Hosting the Academy Awards used to be the hottest gig in Hollywood. Bob Hope made it classy, Johnny Carson made it fashionable and Billy Crystal made it hip. Unfortunately, of late it has become a job with as much reward and negativity as working in the Trump White House. The latest victim of its recent controversy is comedian Kevin Hart.
Hart recently withdrew himself from the 2019 gig when homophobic tweets he made almost a decade ago resurfaced. He initially attempted an apology which obviously fell on deaf ears before finally deciding the reward wouldn’t be worth the attempt. No doubt one of the factors guiding his decision was the fact that even hosts with no prior scandals are put through the wringer. Just ask Anne Hathaway and James Franco (the latter of which may still be in therapy from the criticism he received from his 2011 performance in the hot seat).
Another obvious consideration in the “should I or shouldn’t I host” is the paycheck. In a recent interview Jimmy Kimmel admitted that when he hosted in 2017, he was paid $15,000.00. Although this may seem like a lot of money for one night’s work, when you factor in the weeks of preparation, the amount of money the network makes and even the net worth of the people receiving the awards, it seems paltry for both the work and the risk of negative publicity one may get.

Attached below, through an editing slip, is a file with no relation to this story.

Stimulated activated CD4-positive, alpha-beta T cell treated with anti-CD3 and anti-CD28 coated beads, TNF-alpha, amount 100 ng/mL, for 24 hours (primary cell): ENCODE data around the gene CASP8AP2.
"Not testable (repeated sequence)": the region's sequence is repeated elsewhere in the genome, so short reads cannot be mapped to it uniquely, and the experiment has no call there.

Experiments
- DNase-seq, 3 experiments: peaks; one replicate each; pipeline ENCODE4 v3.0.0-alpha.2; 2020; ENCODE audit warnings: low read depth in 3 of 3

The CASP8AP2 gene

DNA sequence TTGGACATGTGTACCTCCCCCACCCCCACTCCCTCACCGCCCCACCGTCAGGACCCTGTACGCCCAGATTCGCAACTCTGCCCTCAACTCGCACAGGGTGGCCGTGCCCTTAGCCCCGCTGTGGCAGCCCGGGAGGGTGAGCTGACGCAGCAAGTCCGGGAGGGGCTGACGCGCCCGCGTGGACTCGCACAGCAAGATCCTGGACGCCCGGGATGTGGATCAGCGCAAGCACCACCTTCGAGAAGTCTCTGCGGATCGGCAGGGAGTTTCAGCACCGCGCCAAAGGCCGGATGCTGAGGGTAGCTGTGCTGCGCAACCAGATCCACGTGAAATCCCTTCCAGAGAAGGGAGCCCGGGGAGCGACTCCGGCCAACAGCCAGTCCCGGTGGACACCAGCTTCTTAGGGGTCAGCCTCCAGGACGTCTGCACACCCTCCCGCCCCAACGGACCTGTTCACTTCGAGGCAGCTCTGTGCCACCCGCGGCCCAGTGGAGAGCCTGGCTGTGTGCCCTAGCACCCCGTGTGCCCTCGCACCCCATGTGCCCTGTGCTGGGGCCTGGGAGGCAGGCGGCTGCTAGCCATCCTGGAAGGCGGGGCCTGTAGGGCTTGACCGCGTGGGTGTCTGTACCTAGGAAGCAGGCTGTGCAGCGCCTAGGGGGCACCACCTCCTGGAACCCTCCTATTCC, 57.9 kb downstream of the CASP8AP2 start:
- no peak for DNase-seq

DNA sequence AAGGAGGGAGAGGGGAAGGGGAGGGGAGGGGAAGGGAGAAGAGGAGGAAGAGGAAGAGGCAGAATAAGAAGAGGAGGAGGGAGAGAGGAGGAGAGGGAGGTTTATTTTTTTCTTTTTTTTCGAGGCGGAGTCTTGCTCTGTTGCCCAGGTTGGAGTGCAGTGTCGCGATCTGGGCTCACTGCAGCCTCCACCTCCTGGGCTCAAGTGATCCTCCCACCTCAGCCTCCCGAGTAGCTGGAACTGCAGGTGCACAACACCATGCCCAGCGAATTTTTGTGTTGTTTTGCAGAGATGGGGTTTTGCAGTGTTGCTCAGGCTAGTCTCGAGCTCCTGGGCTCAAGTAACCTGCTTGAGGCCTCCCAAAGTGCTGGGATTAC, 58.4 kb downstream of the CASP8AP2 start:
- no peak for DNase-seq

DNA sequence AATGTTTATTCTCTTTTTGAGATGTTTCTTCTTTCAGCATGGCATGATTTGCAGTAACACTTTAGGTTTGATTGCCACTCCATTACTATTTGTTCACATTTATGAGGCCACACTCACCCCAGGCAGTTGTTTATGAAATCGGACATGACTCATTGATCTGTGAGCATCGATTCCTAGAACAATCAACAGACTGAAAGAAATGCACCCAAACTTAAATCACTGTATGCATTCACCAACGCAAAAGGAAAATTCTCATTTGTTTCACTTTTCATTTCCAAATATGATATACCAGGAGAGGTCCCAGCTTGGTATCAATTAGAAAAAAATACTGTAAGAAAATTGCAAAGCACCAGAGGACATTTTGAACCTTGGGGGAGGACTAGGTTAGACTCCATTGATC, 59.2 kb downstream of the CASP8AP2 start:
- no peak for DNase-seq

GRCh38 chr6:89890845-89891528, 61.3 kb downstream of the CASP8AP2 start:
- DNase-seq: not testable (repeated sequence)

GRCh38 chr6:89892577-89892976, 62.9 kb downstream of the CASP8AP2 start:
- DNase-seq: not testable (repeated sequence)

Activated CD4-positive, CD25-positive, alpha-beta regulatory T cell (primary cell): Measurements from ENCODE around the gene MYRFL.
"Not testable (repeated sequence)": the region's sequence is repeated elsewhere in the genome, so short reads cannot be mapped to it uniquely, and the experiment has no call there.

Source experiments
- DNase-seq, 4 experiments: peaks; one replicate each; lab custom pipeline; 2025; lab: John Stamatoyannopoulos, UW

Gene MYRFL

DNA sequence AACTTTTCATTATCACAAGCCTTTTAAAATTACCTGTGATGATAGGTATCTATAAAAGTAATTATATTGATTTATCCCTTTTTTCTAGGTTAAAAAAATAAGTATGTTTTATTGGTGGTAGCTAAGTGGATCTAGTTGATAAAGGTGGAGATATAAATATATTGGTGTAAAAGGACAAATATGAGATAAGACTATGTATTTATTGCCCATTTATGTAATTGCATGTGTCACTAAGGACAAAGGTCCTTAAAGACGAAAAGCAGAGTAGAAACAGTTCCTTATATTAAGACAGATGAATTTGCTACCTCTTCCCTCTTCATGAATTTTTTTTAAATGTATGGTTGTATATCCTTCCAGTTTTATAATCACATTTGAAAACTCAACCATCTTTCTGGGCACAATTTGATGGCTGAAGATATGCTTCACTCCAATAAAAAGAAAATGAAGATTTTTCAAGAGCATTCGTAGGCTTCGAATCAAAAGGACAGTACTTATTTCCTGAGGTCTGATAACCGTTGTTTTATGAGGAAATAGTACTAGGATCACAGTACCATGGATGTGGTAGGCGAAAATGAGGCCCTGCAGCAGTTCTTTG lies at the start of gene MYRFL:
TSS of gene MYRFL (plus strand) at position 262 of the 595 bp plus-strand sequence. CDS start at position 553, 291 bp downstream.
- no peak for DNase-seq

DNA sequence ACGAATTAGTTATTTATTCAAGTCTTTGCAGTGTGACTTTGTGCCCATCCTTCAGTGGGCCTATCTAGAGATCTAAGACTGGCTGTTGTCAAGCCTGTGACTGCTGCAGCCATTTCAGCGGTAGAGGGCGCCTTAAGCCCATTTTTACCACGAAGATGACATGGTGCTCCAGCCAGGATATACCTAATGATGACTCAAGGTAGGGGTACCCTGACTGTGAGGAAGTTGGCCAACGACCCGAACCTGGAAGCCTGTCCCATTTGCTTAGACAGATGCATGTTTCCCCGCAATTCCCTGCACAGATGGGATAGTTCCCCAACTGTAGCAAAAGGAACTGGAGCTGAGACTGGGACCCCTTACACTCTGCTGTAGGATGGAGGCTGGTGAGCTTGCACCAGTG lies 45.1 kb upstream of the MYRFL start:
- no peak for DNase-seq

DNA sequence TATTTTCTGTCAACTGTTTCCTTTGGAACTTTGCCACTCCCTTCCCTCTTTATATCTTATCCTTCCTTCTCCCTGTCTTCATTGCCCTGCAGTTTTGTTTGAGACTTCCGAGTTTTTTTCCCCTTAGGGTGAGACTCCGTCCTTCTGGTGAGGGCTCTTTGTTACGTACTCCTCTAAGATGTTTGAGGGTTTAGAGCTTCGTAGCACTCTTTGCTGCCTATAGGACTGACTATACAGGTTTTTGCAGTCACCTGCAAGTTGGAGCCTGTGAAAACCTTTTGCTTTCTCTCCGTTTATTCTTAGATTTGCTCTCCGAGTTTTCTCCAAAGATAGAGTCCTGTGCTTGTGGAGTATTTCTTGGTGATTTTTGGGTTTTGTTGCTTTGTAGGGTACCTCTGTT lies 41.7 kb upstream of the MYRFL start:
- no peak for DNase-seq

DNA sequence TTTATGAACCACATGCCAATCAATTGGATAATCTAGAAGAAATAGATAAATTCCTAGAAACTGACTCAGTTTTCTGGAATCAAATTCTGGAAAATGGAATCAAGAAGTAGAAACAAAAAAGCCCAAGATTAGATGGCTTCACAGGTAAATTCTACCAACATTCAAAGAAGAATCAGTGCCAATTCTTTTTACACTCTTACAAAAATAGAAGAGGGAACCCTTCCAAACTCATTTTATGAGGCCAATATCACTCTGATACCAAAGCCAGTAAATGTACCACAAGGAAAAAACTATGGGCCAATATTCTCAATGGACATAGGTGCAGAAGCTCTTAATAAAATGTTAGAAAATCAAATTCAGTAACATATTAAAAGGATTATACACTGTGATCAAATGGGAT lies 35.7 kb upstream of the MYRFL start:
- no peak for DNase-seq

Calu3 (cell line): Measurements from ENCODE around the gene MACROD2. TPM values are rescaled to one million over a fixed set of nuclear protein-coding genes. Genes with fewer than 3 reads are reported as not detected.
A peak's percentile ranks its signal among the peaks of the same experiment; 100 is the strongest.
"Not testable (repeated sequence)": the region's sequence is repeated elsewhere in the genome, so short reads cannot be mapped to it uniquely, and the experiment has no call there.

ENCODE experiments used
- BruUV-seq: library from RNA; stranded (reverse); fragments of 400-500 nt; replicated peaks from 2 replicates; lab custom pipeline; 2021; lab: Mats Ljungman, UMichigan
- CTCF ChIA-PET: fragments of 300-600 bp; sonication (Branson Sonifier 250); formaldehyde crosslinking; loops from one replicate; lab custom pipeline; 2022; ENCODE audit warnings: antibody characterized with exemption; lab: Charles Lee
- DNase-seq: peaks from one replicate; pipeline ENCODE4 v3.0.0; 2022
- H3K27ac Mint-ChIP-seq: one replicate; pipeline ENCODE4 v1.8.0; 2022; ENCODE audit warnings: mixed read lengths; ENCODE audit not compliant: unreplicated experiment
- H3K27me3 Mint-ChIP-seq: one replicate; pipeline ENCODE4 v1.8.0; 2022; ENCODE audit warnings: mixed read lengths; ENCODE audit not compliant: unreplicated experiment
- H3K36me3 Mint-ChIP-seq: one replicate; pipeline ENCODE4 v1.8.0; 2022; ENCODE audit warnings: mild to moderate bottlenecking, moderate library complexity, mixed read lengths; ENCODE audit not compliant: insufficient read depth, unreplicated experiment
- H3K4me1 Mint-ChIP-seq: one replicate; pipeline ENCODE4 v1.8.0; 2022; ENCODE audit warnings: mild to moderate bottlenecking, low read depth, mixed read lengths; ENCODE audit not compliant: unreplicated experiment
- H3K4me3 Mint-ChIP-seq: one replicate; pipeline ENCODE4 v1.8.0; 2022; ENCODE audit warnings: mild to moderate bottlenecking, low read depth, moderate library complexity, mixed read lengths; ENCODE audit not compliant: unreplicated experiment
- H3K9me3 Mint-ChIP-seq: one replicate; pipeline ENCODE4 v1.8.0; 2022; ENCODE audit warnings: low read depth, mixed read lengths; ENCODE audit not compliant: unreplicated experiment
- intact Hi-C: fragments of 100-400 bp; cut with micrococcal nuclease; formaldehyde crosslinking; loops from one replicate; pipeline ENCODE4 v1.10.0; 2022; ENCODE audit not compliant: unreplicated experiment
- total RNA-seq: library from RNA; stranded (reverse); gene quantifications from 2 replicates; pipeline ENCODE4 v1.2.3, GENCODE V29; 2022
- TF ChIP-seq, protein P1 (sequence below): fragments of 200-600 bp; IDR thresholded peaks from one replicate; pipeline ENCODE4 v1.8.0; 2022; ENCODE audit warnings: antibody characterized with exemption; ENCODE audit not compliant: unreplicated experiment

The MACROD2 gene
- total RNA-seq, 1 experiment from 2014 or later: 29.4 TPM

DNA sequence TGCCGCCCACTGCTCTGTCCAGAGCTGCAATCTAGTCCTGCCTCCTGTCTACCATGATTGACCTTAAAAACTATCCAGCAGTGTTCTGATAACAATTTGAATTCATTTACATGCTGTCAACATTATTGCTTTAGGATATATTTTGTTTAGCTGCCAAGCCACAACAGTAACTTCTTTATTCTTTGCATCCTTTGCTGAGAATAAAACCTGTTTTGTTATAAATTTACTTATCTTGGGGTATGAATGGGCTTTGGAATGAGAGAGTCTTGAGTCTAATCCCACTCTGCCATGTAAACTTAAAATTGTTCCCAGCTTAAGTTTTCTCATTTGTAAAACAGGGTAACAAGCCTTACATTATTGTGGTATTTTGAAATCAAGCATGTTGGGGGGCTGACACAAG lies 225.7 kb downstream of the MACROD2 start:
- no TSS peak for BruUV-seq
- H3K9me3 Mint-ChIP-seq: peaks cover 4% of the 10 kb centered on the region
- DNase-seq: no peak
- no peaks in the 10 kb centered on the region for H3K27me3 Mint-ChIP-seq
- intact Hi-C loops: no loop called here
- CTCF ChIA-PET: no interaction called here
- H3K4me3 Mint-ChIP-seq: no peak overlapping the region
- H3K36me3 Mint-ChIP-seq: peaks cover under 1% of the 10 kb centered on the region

The reality is, hosting Hollywood’s biggest night has become a lose/lose. There will always be somebody who doesn’t like you, or more to the point, your jokes—comedy is subjective. One bad joke could label you unfunny and one politically-incorrect joke could label you unemployable due to a tweet storm of protests that’s sure to follow. In addition, since people tend to only watch if they’re familiar with the films being nominated, quite often, more obscure art-house films draw less viewers which mean low ratings, that for which the host is always blamed. And all of this for an amount of money that after taxes couldn’t buy a used Honda Accord.
On the Academy’s side of the lose-lose equation: a younger, fresh-faced host has little in the way of followers and wouldn’t draw many viewers, and older established faces probably have a skeleton somewhere in their closet. Having no host, an improbability if ever there were one, leaves the show with an unorganized feeling and even a good host with lots of material extends the length of the already long telecast forcing people to fall asleep before the main awards are even given out. Imagine missing Warren Beatty announcing the wrong best picture!
Note to the Academy: perhaps the Oscars would be better-served with the backdrop of a supermarket. That way the nominees who get the most money-fueled publicity could grab their awards off a shelf and bring them to the self-checkout station. I’d certainly tune in to watch, especially if it were taped in the express lane.